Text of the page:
It is sad but true; financial scam artists target the elderly, often focusing their efforts on those experiencing cognitive decline due to dementia. This abuse can come from other family members, nursing home staff, or strangers that misrepresent themselves to seniors in the hopes of accessing their money. Fortunately, there are steps you can take to protect your loved ones from financial abuse.
Set low spending limits at the bank
Having a debit card with access to a bank account is convenient for seniors. However, unfettered access to funds can lead to problems should your loved one fall victim to a scammer. Setting up an account with a smaller limit on the debit card ensures the person has access to the money they need for the essentials but prevents them from making bigger purchases without some oversight.
Oversee your loved one’s financial accounts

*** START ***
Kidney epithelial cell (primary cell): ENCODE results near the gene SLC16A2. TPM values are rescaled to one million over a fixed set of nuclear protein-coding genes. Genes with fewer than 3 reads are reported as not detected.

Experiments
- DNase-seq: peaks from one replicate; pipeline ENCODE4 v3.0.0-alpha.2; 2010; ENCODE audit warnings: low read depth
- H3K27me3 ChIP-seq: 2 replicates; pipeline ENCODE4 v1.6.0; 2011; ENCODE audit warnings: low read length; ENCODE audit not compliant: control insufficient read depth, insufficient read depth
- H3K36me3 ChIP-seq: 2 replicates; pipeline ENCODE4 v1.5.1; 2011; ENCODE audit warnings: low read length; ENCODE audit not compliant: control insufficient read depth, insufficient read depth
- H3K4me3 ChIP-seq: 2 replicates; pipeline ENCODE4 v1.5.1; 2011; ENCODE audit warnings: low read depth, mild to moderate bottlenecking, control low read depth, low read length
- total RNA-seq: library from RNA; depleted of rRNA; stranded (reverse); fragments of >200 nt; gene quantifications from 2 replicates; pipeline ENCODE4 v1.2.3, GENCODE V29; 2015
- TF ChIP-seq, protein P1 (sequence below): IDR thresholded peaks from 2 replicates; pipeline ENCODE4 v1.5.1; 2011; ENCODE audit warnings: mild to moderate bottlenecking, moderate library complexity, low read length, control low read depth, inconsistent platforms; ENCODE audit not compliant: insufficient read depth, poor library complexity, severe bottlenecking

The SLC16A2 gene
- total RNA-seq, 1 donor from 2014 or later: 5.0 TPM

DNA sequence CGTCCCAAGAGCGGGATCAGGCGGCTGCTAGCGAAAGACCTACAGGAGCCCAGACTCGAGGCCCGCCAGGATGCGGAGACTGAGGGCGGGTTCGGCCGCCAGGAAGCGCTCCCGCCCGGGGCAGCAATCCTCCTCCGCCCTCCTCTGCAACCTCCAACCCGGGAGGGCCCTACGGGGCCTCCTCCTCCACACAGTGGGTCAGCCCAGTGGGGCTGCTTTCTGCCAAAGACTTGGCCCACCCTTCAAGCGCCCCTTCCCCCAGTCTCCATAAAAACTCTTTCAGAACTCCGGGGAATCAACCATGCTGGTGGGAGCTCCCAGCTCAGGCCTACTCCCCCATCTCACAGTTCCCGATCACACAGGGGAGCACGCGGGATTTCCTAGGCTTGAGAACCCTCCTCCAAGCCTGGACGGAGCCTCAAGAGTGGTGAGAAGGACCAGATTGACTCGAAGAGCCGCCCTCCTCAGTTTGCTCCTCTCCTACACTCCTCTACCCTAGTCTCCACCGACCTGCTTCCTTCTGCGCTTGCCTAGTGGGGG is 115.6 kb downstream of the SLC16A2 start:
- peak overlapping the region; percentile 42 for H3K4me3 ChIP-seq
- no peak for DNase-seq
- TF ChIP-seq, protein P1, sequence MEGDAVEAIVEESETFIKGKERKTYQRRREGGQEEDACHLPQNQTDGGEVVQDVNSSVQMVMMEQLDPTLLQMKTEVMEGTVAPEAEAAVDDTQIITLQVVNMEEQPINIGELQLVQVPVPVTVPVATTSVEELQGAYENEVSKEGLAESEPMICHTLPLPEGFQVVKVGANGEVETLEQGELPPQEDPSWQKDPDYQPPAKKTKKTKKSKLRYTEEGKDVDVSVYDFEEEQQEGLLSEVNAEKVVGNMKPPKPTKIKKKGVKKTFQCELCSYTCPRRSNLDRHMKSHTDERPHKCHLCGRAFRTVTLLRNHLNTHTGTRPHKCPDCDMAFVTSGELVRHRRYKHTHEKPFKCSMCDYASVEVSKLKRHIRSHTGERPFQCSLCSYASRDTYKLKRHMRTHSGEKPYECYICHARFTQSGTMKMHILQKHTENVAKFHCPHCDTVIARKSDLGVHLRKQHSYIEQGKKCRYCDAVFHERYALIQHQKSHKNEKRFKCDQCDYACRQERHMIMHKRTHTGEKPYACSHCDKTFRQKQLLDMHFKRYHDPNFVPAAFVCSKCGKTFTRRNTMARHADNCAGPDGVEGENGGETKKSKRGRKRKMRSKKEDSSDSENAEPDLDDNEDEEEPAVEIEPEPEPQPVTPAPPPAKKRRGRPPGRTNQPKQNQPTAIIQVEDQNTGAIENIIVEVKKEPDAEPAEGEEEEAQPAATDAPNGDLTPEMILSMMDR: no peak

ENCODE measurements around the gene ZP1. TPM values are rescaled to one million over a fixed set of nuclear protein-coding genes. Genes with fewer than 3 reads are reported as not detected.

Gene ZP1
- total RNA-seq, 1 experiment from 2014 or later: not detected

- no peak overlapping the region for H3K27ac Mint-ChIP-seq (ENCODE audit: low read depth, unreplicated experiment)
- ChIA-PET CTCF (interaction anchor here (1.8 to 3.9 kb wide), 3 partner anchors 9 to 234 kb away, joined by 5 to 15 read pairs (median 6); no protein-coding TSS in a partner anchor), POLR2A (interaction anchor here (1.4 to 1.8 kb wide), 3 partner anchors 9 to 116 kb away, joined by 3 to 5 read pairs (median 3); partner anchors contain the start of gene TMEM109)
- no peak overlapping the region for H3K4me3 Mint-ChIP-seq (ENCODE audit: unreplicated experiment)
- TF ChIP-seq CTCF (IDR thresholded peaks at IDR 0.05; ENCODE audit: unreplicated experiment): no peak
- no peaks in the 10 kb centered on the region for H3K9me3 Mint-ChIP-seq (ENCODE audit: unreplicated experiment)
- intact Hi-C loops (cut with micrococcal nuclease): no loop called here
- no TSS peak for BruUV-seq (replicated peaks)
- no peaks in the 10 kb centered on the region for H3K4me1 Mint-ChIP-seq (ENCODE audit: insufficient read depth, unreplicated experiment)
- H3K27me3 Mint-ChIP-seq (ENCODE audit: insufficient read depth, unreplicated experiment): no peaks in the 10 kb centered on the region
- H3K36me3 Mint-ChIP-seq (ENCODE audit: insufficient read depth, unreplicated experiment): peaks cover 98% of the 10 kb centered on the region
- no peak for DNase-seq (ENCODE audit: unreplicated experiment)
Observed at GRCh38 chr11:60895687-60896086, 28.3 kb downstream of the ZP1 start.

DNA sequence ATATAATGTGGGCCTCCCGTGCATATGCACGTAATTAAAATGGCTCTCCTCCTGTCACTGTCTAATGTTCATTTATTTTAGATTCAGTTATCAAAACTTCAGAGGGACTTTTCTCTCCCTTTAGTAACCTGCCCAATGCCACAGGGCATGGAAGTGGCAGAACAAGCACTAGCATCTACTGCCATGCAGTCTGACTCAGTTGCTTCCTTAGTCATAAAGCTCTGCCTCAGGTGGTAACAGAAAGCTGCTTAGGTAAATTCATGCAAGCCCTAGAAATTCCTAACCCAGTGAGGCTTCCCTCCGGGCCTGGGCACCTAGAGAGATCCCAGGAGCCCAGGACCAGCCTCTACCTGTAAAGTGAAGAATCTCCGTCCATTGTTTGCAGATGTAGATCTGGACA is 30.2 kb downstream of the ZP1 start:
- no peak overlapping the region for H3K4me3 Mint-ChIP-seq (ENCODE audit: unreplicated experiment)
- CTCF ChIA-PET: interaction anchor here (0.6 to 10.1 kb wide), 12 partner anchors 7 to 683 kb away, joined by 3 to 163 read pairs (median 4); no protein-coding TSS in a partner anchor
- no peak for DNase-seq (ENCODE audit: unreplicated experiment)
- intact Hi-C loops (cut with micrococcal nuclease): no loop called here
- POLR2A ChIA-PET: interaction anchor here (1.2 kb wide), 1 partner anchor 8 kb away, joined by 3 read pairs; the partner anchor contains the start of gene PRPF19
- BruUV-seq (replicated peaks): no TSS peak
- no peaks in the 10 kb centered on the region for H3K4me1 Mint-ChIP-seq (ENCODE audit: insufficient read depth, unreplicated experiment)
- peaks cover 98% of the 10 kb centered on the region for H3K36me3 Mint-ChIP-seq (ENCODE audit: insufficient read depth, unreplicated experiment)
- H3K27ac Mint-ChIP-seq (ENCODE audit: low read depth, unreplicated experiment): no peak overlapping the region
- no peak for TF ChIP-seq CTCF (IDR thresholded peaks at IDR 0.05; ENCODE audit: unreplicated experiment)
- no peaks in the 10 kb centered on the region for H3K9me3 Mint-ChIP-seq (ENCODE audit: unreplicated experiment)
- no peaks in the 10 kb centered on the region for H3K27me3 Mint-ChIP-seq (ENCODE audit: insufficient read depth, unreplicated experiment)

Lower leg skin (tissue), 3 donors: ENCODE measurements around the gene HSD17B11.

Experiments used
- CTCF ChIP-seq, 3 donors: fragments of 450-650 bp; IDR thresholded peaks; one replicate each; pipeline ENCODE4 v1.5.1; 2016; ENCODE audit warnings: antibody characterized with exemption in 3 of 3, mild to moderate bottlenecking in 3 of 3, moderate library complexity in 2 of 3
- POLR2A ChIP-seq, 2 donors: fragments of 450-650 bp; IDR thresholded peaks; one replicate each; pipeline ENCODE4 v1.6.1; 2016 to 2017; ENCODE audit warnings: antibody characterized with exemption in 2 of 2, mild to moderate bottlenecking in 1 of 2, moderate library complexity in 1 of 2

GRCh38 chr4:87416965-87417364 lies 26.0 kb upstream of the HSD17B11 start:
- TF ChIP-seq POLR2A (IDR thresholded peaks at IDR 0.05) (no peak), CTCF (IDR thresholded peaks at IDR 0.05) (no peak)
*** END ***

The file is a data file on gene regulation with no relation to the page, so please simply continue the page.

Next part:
It may not be time to take over your senior loved one’s finances. However, there are other steps you can take to safeguard their finances. Some banks are willing to send statements to a reliable person in the senior’s life so they can be checked for any suspicious activity. You can also opt to receive fraud alerts, which will make you aware of the issue right away.
Stop by often
The more in touch you are with your loved one, the more likely you are to know about possible scams before irrevocable damage occurs. Regular visits also allow you to get to know any people in the senior’s life, including caregivers. When visiting with your loved one, open up a dialogue about their finances, including any recent expenses. You can also ask about savings or recurring debts. If something seems off, do not hesitate to delve deeper.